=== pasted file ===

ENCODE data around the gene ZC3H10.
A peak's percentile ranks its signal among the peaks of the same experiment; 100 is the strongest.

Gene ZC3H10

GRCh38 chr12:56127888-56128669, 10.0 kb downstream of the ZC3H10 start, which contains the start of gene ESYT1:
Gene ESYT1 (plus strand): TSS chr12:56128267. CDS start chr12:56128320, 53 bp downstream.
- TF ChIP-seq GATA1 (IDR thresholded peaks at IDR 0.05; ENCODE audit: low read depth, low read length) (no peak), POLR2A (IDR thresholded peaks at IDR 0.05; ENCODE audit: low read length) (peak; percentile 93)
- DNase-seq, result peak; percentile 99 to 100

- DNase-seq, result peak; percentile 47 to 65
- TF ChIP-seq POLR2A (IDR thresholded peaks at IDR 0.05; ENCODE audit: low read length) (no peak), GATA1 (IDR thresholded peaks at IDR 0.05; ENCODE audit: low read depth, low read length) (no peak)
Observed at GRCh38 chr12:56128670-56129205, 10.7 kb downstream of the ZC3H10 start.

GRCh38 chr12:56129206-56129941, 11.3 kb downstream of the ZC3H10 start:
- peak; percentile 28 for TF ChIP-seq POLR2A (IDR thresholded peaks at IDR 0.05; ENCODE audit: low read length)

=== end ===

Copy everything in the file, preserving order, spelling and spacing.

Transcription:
ENCODE data around the gene ZC3H10.
A peak's percentile ranks its signal among the peaks of the same experiment; 100 is the strongest.

Gene ZC3H10

GRCh38 chr12:56127888-56128669, 10.0 kb downstream of the ZC3H10 start, which contains the start of gene ESYT1:
Gene ESYT1 (plus strand): TSS chr12:56128267. CDS start chr12:56128320, 53 bp downstream.
- TF ChIP-seq GATA1 (IDR thresholded peaks at IDR 0.05; ENCODE audit: low read depth, low read length) (no peak), POLR2A (IDR thresholded peaks at IDR 0.05; ENCODE audit: low read length) (peak; percentile 93)
- DNase-seq, result peak; percentile 99 to 100

- DNase-seq, result peak; percentile 47 to 65
- TF ChIP-seq POLR2A (IDR thresholded peaks at IDR 0.05; ENCODE audit: low read length) (no peak), GATA1 (IDR thresholded peaks at IDR 0.05; ENCODE audit: low read depth, low read length) (no peak)
Observed at GRCh38 chr12:56128670-56129205, 10.7 kb downstream of the ZC3H10 start.

GRCh38 chr12:56129206-56129941, 11.3 kb downstream of the ZC3H10 start:
- peak; percentile 28 for TF ChIP-seq POLR2A (IDR thresholded peaks at IDR 0.05; ENCODE audit: low read length)